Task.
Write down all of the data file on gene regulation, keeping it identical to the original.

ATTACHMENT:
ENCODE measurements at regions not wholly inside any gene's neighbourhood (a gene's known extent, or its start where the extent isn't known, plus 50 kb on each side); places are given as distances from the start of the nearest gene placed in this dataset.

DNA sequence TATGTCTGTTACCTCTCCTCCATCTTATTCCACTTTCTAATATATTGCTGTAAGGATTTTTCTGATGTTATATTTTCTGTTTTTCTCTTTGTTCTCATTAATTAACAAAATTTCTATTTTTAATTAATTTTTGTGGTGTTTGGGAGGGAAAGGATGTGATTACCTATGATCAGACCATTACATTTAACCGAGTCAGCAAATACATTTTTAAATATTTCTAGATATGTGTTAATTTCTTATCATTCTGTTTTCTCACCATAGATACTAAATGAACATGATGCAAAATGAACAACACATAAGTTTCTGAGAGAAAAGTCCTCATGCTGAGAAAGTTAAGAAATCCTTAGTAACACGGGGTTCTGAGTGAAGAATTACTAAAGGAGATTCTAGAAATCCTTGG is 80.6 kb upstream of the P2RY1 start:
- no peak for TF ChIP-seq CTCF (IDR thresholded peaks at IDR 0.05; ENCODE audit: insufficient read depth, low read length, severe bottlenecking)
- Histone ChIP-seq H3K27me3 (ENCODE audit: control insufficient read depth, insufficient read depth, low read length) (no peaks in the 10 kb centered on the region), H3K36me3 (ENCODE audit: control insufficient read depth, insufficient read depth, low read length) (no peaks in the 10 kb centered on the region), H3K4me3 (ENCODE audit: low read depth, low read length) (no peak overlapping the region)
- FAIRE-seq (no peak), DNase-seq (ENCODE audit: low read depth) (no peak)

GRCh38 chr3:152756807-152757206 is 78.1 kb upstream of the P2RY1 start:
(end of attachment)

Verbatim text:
ENCODE measurements at regions not wholly inside any gene's neighbourhood (a gene's known extent, or its start where the extent isn't known, plus 50 kb on each side); places are given as distances from the start of the nearest gene placed in this dataset.

DNA sequence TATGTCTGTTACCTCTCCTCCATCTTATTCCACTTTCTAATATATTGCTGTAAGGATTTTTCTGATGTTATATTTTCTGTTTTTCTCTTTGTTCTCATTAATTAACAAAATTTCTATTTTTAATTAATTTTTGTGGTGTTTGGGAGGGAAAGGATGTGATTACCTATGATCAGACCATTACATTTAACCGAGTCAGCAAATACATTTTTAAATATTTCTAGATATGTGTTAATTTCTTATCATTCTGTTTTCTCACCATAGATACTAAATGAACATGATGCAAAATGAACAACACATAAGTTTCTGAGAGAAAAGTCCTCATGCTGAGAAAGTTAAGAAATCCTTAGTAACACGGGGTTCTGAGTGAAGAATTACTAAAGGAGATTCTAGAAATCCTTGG is 80.6 kb upstream of the P2RY1 start:
- no peak for TF ChIP-seq CTCF (IDR thresholded peaks at IDR 0.05; ENCODE audit: insufficient read depth, low read length, severe bottlenecking)
- Histone ChIP-seq H3K27me3 (ENCODE audit: control insufficient read depth, insufficient read depth, low read length) (no peaks in the 10 kb centered on the region), H3K36me3 (ENCODE audit: control insufficient read depth, insufficient read depth, low read length) (no peaks in the 10 kb centered on the region), H3K4me3 (ENCODE audit: low read depth, low read length) (no peak overlapping the region)
- FAIRE-seq (no peak), DNase-seq (ENCODE audit: low read depth) (no peak)

GRCh38 chr3:152756807-152757206 is 78.1 kb upstream of the P2RY1 start: